This is part of a series on good commits.
Imagine that you had a narrative view of your project’s history, telling the story of its evolution and the intent behind each change. Imagine that our project had a Twitter timeline.
Now stop imagining, and start making better commit messages.
This is what many project histories look like:
Author Date Message --- --- --- druttka 6/13 10:58 jrob 6/13 10:52 did stuff. ps why don't ruttka add messages? druttka 6/13 09:15 jrob 6/13 08:45 things are done. druttka 6/13 07:32
What if it looked like this instead?!
Author Date Message --- --- --- druttka 6/13 10:58 Fix serialization of foo jrob 6/13 10:52 Add support for bar druttka 6/13 09:15 Support baz jrob 6/13 08:45 Add Foo to IBarProvider druttka 6/13 07:32 Reduce Wizzbang execution time
What if you could then see additional detail for the serialization fix? By looking at the expanded log statement, you might see more detailed information like
Fix serialization of foo Needed to zingify the wizzbangs
The applications for more explanitory messages are endless. Some examples include
- Code review. Get an idea of what the author intended before you see what they implemented.
- Diff debugging. Get an idea of what changed when, and why.
- Reviewing old fixes. A similar issue appears later, and you can go find when it was fixed before to see how.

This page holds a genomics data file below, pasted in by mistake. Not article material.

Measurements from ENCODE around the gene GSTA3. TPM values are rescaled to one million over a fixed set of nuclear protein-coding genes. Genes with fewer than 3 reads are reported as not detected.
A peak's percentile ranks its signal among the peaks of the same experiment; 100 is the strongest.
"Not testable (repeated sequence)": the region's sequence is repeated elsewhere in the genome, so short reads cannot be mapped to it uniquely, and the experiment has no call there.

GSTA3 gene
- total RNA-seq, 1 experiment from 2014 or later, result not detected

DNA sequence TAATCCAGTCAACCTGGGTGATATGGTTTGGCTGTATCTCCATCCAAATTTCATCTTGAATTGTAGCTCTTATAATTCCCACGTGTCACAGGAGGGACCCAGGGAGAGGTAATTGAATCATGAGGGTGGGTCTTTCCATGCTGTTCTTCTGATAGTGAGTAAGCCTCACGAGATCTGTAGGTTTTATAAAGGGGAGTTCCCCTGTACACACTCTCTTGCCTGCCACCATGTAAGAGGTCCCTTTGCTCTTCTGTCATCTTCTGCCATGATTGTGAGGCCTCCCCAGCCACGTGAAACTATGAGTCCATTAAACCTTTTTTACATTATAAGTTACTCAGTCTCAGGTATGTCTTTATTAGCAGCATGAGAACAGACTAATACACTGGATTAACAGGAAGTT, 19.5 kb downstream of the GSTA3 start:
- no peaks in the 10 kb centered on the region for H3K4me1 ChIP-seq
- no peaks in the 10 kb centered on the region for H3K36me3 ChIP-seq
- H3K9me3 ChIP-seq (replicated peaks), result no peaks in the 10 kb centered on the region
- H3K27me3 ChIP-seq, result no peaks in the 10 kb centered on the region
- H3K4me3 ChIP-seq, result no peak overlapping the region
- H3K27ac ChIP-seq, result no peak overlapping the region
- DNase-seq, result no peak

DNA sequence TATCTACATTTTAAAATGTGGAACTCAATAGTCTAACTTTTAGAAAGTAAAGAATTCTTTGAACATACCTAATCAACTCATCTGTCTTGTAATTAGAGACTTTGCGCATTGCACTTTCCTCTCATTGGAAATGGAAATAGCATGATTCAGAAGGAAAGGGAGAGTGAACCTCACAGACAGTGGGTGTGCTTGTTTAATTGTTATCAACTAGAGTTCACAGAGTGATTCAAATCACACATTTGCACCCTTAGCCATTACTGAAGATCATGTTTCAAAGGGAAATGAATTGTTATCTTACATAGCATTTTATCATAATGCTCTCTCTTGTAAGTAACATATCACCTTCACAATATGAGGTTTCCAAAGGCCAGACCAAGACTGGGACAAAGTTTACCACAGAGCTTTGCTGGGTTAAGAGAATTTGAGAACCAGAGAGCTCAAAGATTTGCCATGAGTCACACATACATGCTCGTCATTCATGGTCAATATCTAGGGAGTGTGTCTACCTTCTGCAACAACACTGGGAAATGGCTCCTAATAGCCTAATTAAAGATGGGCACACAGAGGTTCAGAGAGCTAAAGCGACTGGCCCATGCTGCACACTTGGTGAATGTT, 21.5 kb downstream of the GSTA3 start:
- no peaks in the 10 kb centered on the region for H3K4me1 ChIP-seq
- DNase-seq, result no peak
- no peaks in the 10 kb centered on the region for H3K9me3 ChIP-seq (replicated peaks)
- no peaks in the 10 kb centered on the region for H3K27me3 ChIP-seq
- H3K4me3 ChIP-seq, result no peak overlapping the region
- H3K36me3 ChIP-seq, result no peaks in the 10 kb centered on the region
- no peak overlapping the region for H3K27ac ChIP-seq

- Communication. Maybe your team doesn’t have a regular communication loop, and viewing the history is how you can stay up to date on changes you weren’t directly involved in.
Common Excuses (and Counters)
I usually hear three reasons for missing or poor commit messages. Let’s see what they are and try to remove the barriers.
- A person claims they don’t know what to say. Just say what you did. Start with a brief synopsis on the first line. Be imperative, and include an issue number if appropriate. Something like “Implement new logging mechanism”. If there’s more context to be given about why or how this change was made, that can be provided on following lines.
- A person just isn’t in the habit. Enforce it. TFS has check-in policies. Git opens a text editor for you if you don’t provide a message with -m, and aborts the commit if you leave the message empty.
- A person claims that it’s a waste of time. That’s quite relative. Compare that with the time you already spent investigating, planning, implementing, and (hopefully) testing the change itself. Also consider the time you’ll save diffing revisions later, when you could just grep the log.
Note: Will recently did a post on good commits, too. Read it.